Dissertation on Constant's influence on the modern city and architecture

Trudy Nieuwenhuys, Ludo van Halem and Yoshikazu Nango

F.l.t.r. Trudy Nieuwenhuys, Ludo van Halem and Yoshikazu Nango

F.l.t.r. Trudy Nieuwenhuys and Yoshikazu Nango

F.l.t.r. Trudy Nieuwenhuys and Yoshikazu Nango in front of Le Baiser (1999)

On March 11 and 20 Yoshikazu Nango, a Japanese scholar from the Meiji University in Tokyo, interviewed mrs Nieuwenhuys and Ludo van Halem for his dissertation about the influence of Constant on the modern city and architecture.
As sociologist mr Nango studies Theory of Urbanism and Architecture and wrote several papers on Constant voor Tokyo University and Japanese magazines. He will visit the Netherlands several times in the near future for more interviews and to see the collection.

According to his own words mr Nango was initially interested in the French philosopher and sociologist Henri Lefebvre.
"It was through the work of Lefebvre that I learned of Constant. His dynamic work was a mixed art of several disciplines like sociology, urbanism and architecture. In Japan we're familiar with Guy Debord and the Situationists but it was Constant that inspired me. I saw many opportunities in his work because he foretold globalization of cities and the information age in New Babylon.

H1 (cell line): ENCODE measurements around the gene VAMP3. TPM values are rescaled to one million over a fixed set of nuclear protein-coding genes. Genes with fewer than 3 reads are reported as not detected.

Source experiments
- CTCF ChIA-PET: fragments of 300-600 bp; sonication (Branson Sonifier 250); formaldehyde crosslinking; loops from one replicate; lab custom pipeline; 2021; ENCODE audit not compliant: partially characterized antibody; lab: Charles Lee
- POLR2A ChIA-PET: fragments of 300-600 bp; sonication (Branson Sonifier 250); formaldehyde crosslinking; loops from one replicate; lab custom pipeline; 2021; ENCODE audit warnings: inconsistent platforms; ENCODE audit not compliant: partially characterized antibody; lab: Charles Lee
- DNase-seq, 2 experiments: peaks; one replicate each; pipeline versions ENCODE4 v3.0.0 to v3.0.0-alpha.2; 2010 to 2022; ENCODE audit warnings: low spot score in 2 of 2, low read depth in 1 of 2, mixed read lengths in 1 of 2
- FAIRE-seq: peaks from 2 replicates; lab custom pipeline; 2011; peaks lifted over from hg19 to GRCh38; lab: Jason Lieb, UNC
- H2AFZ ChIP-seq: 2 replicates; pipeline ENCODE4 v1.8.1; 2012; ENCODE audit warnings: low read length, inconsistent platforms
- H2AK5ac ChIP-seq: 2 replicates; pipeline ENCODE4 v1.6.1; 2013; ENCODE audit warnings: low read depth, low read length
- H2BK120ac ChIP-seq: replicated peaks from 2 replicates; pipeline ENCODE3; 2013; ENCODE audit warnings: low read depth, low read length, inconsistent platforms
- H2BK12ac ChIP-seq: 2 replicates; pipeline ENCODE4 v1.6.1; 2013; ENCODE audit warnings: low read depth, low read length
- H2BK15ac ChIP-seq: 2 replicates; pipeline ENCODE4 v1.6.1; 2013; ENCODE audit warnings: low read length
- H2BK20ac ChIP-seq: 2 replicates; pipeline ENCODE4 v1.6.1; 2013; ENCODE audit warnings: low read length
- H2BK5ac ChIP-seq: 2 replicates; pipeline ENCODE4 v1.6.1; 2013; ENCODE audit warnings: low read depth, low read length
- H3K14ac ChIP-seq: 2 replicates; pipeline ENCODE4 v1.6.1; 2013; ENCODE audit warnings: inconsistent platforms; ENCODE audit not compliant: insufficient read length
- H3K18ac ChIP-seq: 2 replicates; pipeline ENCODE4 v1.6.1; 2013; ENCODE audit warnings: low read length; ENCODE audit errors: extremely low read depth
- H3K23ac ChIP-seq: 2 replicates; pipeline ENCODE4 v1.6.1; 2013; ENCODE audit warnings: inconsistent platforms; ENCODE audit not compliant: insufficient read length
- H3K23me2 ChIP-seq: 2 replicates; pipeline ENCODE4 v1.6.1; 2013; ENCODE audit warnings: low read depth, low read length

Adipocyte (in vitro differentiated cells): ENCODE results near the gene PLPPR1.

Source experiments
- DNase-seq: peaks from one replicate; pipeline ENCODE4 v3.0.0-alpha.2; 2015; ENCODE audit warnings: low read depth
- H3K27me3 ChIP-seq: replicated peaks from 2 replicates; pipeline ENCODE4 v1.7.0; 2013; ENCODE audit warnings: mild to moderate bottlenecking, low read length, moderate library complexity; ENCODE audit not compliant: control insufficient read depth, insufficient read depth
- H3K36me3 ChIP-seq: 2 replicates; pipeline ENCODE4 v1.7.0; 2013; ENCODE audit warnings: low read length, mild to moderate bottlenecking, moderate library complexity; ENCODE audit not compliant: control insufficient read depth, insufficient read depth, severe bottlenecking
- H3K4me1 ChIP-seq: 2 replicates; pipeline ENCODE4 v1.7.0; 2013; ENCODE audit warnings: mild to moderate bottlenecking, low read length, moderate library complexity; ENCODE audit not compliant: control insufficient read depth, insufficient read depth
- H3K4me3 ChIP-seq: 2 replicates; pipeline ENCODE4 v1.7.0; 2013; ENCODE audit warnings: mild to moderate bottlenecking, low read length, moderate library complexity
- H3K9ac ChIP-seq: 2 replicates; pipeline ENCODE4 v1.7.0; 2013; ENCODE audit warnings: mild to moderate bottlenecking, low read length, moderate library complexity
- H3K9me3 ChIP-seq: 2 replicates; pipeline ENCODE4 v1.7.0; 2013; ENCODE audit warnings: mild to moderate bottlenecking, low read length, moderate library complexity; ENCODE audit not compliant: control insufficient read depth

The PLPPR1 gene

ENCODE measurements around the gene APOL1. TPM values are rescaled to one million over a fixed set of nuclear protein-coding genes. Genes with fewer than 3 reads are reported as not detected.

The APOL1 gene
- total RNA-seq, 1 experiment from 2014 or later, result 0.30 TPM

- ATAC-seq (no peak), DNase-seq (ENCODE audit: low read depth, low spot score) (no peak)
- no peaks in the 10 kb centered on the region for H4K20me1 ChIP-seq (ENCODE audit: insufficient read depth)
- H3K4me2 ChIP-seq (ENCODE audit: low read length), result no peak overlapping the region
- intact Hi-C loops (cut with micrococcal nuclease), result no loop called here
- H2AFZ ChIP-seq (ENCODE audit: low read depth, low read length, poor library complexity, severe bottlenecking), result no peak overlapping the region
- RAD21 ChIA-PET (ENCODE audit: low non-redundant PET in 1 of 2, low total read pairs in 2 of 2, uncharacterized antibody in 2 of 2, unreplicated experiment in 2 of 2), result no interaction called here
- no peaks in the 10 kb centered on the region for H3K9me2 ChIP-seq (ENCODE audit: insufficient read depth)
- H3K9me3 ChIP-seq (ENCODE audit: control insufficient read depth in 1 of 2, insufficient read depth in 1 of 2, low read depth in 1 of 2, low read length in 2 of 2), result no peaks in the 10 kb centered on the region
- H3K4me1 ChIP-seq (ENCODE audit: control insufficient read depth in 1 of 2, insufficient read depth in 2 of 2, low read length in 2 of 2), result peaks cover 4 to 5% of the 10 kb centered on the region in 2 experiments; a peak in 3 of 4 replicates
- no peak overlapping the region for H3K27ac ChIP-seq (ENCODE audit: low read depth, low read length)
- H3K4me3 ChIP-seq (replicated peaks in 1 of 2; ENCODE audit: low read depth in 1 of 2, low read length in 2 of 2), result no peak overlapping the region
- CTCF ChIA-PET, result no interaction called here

I think that the Japanese can learn a lot from him in relation to the reconstruction of the areas that have been destroyed by the Tsunami three years ago. Constant's work is based on the viewpoint of the end users and not on the viewpoint of the architect. His work also consistent with the trend of 'Personal Fabrication' (Fab lab is a co-operative workplace where inventors and developers work together). I appreciate the beauty in his paintings, drawings, lithographs, models and maps. It's really interesting that he represents cities and buildings through different media."